I first encountered Melbourne poet Ken Smeaton when he was with the Street Poets, who gave it away for free — handing out sheets of poetry on city streets — and I was with the Poets Union, whose members demanded payment — insisting on, and getting a fee for publication and performance. Nevertheless our aims overlapped. Both groups were keen to take poetry ‘off the page’ and present it orally, to show the public its relevance in the here and now. So we were always bumping into each other at festivals, concerts and performance venues, where we appreciated each other’s work. Ken and I ended up working together in the theatre poetry group Word of Mouth, collaborating with two other poets, Anita Sinclair, who was also our director, and Malcolm Brodie (who is immortalised here by another poet).

When I approached Ken about his inclusion in this series, he said, ‘Just take any poem out of Real Face.’ That was a treat! A long time since I’d read it, and I fell in love with his writing all over again. It’s so earthy, honest, original, and indeed real. But it was almost impossible to find a poem suitable for this purpose. He is the most Australian of poets in his idiom and allusions; for most of his pieces I would need to provide explanatory notes for international readers! For instance, his poem, ‘Rain. No Work’, which you can read at his blog, can be understood at face value by any reader, but I think you have to be an Aussie for the place names to conjure up pictures in your head, and for the gold nuggets and the flood to have deep historical associations. It’s my very favourite piece in the whole book; I’m mad about it — but if I’d chosen it for this post, it might have fallen a bit flat for most of you.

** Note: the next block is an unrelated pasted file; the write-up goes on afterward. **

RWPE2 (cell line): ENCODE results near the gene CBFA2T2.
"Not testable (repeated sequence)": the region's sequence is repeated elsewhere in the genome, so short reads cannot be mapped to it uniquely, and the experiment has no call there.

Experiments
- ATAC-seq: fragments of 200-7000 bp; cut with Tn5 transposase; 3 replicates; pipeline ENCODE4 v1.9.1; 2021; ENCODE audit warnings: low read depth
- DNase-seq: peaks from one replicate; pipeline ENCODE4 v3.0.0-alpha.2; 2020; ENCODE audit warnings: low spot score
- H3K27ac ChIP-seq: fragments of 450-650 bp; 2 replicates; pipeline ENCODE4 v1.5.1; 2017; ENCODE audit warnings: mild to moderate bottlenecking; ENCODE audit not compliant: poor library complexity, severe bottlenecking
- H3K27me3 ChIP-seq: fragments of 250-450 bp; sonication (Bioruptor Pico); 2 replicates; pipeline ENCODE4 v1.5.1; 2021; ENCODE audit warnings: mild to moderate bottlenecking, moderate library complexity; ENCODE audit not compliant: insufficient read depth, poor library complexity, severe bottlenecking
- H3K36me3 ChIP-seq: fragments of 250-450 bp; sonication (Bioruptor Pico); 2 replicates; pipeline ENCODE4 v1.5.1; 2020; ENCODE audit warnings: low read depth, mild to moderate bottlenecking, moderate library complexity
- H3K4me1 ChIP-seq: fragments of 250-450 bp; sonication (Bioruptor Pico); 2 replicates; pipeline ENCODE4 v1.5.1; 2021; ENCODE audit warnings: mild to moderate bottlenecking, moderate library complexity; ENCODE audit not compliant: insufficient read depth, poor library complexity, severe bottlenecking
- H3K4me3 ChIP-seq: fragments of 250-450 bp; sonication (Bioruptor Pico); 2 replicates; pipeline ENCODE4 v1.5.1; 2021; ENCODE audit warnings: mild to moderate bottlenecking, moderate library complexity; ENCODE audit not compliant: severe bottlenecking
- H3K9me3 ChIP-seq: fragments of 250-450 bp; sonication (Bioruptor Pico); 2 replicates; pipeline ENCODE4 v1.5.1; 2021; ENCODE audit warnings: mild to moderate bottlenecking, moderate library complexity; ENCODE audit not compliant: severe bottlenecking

Luckily, I could wish to have written pretty much everything in the book, including this sweet reflection on love in domesticity, which does translate into the universal.


Ken behind the mic, then and now. (Photo with daughter Bella by Pamela Sidney, unofficial chronicler of the Melbourne poetry scene in the 80s - 90s, from her Melbourne Poetry Gig Guide blog.) :








Poems and photos used in ‘I Wish I’d Written This’ remain the property of the copyright holders (usually their authors).



Thursday, December 1, 2011

The Thursday Think Tank # 76 - Soul's Whisper

Does turning the calendar to December fill you will mixed emotions?  For some of us, winter will make her debut. This means our moods will be up n' down like the barometer.  Many of us will celebrate holidays, near the month's end. I find this time of year comes with mixed feelings. I see people struggling, people with excess, and people who still see the magic in the ordinary, and believe in miracles. I am going to try to be more generous, pay it forward, and smile more.  I think a generous spirit can live in our hearts, year round.  My photo is called Soul's Whisper. I would love you to pen a poem, that represents a whisper from your soul.


Our Monthly "Reflection" photo prompt is provided to us by Ella Wilson . We would like to thank Ella for her inspiring photos and for helping us out here at Poets United. If you would like to know more about Ella, see her other photos or read her poetry please visit the blog below:

If you have a prompt idea (even a Music or Film inspired one) that you would like to suggest or share with us please send it to poetsunited@ymail.com . We keep a folder set aside with all your suggestions and just might use it one day.


There 3 simple rules:

1. Don’t link to more than 3 poems per week.

2. Please visit some of the other poems linked here when you link to yours.

3. Leave a comment after you have posted your link.




Wednesday, November 30, 2011

Life of a Poet ~ PattiKen and the Muses